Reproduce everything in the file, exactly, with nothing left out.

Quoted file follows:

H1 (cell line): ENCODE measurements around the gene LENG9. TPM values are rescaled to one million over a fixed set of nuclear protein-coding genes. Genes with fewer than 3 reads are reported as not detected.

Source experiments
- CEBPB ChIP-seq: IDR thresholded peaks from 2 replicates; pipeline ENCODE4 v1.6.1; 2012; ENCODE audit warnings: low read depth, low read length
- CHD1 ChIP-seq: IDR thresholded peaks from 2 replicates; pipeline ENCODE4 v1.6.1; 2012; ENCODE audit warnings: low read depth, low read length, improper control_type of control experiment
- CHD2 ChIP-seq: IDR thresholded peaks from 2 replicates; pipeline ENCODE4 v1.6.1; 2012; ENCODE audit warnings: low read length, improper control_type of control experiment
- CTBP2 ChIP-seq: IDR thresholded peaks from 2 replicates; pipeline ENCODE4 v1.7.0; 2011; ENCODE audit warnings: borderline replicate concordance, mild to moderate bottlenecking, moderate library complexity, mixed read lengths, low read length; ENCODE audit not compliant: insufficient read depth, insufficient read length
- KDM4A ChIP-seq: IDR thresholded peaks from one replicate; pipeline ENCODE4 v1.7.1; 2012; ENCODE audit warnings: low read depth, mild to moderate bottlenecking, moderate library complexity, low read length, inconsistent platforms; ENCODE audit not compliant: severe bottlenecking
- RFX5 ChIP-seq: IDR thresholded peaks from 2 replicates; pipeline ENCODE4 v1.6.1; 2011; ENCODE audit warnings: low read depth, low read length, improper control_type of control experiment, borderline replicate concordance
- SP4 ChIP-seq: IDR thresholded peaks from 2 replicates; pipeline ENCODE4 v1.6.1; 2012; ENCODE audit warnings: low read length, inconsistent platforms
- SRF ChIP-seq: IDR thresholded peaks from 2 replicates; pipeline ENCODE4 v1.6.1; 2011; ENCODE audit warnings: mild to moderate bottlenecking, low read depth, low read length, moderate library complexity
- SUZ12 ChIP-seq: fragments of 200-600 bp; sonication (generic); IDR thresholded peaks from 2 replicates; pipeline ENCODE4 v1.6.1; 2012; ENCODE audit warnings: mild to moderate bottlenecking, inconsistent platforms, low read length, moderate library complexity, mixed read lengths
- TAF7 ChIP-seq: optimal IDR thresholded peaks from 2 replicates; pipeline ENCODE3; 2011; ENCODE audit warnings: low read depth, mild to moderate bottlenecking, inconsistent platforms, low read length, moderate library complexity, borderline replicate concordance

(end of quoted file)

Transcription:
H1 (cell line): ENCODE measurements around the gene LENG9. TPM values are rescaled to one million over a fixed set of nuclear protein-coding genes. Genes with fewer than 3 reads are reported as not detected.

Source experiments
- CEBPB ChIP-seq: IDR thresholded peaks from 2 replicates; pipeline ENCODE4 v1.6.1; 2012; ENCODE audit warnings: low read depth, low read length
- CHD1 ChIP-seq: IDR thresholded peaks from 2 replicates; pipeline ENCODE4 v1.6.1; 2012; ENCODE audit warnings: low read depth, low read length, improper control_type of control experiment
- CHD2 ChIP-seq: IDR thresholded peaks from 2 replicates; pipeline ENCODE4 v1.6.1; 2012; ENCODE audit warnings: low read length, improper control_type of control experiment
- CTBP2 ChIP-seq: IDR thresholded peaks from 2 replicates; pipeline ENCODE4 v1.7.0; 2011; ENCODE audit warnings: borderline replicate concordance, mild to moderate bottlenecking, moderate library complexity, mixed read lengths, low read length; ENCODE audit not compliant: insufficient read depth, insufficient read length
- KDM4A ChIP-seq: IDR thresholded peaks from one replicate; pipeline ENCODE4 v1.7.1; 2012; ENCODE audit warnings: low read depth, mild to moderate bottlenecking, moderate library complexity, low read length, inconsistent platforms; ENCODE audit not compliant: severe bottlenecking
- RFX5 ChIP-seq: IDR thresholded peaks from 2 replicates; pipeline ENCODE4 v1.6.1; 2011; ENCODE audit warnings: low read depth, low read length, improper control_type of control experiment, borderline replicate concordance
- SP4 ChIP-seq: IDR thresholded peaks from 2 replicates; pipeline ENCODE4 v1.6.1; 2012; ENCODE audit warnings: low read length, inconsistent platforms
- SRF ChIP-seq: IDR thresholded peaks from 2 replicates; pipeline ENCODE4 v1.6.1; 2011; ENCODE audit warnings: mild to moderate bottlenecking, low read depth, low read length, moderate library complexity
- SUZ12 ChIP-seq: fragments of 200-600 bp; sonication (generic); IDR thresholded peaks from 2 replicates; pipeline ENCODE4 v1.6.1; 2012; ENCODE audit warnings: mild to moderate bottlenecking, inconsistent platforms, low read length, moderate library complexity, mixed read lengths
- TAF7 ChIP-seq: optimal IDR thresholded peaks from 2 replicates; pipeline ENCODE3; 2011; ENCODE audit warnings: low read depth, mild to moderate bottlenecking, inconsistent platforms, low read length, moderate library complexity, borderline replicate concordance